Fennoscandia
Fennoscandia in March 2002
Geography
LocationNorthern Europe
Coordinates63°N 17°E / 63°N 17°E / 63; 17
Adjacent toArctic Sea, Atlantic Ocean
Highest elevation2,469 m (8100 ft)
Highest pointGaldhøpiggen
Administration
Mainland
Mainland
Mainland
Whole or part of the mainland area of Murmansk Oblast, Republic of Karelia, and Leningrad Oblast

Fennoscandia (Finnish, Swedish and Norwegian: Fennoskandia; Russian: Фенноскандия, romanizedFennoskandiya), or the Fennoscandian Peninsula, is the geographical peninsula in Europe which includes the Scandinavian and Kola peninsulas, mainland Finland, and Karelia.[1] Administratively, this roughly encompasses the mainlands of Finland, Norway and Sweden,[2] as well as Murmansk Oblast, much of the Republic of Karelia, and parts of northern Leningrad Oblast in Russia.

Its name comes from the Latin words Fennia (Finland) and Scandia (Scandinavia).[3] The term was first used by the Finnish geologist Wilhelm Ramsay in 1898.[4]

Geologically, the area is distinct because its bedrock is Archean granite and gneiss with very little limestone, in contrast to adjacent areas in Europe.

The similar term Fenno-Scandinavia is sometimes used for Fennoscandia. Both terms are sometimes used in English to refer to a cultural or political grouping of Finland with Sweden, Norway and Denmark (the latter country is closely connected culturally and politically, but is not part of the Fennoscandian Peninsula), which is a subset of the Nordic countries.[5][6]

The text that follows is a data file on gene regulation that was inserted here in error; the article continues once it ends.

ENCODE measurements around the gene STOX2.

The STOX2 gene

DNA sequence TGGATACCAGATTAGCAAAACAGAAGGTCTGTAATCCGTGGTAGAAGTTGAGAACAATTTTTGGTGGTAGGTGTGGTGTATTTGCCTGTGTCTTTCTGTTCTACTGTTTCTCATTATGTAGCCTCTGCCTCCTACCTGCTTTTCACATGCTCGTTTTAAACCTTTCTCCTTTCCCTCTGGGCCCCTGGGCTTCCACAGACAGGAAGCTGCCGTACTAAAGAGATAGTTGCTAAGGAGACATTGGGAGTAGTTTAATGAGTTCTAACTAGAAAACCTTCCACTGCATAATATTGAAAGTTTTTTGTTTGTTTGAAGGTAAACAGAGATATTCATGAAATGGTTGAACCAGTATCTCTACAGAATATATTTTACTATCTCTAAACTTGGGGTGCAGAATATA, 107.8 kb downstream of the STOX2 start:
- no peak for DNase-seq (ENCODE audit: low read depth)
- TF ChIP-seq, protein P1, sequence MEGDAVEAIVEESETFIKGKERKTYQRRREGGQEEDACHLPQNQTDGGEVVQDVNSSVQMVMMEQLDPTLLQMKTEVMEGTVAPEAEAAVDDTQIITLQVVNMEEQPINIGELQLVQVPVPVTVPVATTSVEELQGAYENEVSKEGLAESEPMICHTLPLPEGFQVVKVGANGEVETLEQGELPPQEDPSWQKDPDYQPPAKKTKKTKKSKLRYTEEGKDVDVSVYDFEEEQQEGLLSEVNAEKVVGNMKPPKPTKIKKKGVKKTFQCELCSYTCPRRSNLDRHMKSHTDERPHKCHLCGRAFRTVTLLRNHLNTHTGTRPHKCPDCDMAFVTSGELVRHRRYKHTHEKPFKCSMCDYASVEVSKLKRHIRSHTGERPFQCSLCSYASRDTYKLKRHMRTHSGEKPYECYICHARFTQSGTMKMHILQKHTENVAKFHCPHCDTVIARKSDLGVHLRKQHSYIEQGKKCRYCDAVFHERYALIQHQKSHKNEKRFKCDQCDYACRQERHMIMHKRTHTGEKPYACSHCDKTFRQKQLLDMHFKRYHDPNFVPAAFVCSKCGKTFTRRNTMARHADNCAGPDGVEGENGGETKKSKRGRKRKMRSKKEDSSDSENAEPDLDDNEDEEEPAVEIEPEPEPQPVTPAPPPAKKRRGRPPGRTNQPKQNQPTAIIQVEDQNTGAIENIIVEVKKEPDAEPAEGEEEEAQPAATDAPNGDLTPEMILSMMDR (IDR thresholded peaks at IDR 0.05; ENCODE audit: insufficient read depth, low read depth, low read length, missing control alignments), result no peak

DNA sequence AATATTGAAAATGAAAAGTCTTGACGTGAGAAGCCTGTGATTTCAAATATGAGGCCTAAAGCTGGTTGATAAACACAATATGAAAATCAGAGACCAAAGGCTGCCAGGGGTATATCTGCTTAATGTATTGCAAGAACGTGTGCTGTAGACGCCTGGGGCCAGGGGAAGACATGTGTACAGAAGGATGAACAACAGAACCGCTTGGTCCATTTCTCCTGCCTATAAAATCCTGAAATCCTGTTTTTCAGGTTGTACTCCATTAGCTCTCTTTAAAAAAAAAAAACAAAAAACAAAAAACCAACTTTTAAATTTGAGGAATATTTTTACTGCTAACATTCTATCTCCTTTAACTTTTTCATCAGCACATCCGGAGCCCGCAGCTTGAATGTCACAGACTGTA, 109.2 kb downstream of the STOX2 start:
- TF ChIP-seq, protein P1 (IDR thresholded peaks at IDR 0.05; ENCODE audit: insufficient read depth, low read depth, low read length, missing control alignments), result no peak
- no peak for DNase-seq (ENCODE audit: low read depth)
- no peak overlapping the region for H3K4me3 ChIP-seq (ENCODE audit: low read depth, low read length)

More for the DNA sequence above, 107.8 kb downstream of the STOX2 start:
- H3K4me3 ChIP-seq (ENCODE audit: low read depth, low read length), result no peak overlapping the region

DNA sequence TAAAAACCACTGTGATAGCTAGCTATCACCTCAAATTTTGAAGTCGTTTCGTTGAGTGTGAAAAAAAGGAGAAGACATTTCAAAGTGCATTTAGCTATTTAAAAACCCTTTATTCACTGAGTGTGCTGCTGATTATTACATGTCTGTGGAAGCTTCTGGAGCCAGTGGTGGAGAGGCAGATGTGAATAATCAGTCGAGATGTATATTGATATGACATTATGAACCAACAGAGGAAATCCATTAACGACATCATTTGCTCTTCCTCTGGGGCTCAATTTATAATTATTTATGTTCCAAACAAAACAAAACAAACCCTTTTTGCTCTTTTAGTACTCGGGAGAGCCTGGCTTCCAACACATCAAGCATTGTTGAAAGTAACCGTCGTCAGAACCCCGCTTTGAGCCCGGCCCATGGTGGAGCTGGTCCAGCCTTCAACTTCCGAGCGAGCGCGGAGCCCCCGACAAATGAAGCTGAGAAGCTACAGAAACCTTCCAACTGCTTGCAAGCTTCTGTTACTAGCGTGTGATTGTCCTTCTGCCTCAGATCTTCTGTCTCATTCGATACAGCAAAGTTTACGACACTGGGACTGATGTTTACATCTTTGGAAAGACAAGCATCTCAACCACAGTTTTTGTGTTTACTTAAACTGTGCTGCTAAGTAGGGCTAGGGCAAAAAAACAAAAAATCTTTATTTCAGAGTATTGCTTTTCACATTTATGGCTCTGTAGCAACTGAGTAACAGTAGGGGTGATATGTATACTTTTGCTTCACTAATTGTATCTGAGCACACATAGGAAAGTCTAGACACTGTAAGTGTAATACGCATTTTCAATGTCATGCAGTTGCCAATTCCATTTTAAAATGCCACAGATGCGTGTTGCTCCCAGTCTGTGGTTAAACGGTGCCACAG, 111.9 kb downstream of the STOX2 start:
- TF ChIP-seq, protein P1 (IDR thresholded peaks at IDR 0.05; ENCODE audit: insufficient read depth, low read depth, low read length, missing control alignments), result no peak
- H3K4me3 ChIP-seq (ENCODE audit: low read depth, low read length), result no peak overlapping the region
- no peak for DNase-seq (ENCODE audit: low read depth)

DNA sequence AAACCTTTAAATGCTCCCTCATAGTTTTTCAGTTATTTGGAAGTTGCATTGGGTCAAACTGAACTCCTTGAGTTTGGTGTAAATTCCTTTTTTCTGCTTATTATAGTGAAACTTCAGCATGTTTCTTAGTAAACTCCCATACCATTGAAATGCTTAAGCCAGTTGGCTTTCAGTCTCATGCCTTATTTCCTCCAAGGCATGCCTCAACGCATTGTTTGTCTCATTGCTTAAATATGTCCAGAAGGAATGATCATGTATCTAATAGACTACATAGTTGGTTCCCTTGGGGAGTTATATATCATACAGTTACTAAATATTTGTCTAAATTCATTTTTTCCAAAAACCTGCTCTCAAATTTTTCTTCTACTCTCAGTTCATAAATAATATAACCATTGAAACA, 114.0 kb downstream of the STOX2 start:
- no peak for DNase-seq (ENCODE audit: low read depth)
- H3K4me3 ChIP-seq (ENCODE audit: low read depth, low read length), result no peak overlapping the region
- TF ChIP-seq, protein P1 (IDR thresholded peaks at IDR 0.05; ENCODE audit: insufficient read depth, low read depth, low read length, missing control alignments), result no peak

See also

References

  1. ^ Cummings, Vicki; Jordan, Peter; Zvelebil, Marek, eds. (2014). The Oxford Handbook of the Archaeology and Anthropology of Hunter-Gatherers. Oxford; New York: Oxford University Press. p. 838.
  2. ^ Lavsund, Sten; Nygren, Tuire; Solberg, Erling (2003). "Status of moose populations and challenges to moose management in Fennoscandia". Alces. Archived from the original on 6 March 2007.
  3. ^ "Fennoscandia [fen′ō skan′dē ə]". Your Dictionary. LoveToKnow, Corp. Archived from the original on 21 October 2007. Retrieved 20 April 2015.
  4. ^ De Geer, Sten (1928). "Das geologische Fennoskandia und das geographische Baltoskandia" [The geological Fennoscandia and the geographical Baltoscandia] (PDF). Geografiska Annaler (in German). 10. Swedish Society for Anthropology and Geography: 119–139. OCLC 604361828. Archived (PDF) from the original on 23 April 2018. Retrieved 22 April 2018.
  5. ^ Bulletin – Canadian Library Association, volume 20, Canadian Library Association, 1963, p. 179
  6. ^ "Fennoscandia, n.". Oxford English Dictionary Online (2nd ed.). Oxford: Oxford University Press. December 2019. Archived from the original on 28 July 2020. Retrieved 10 February 2020.

Further reading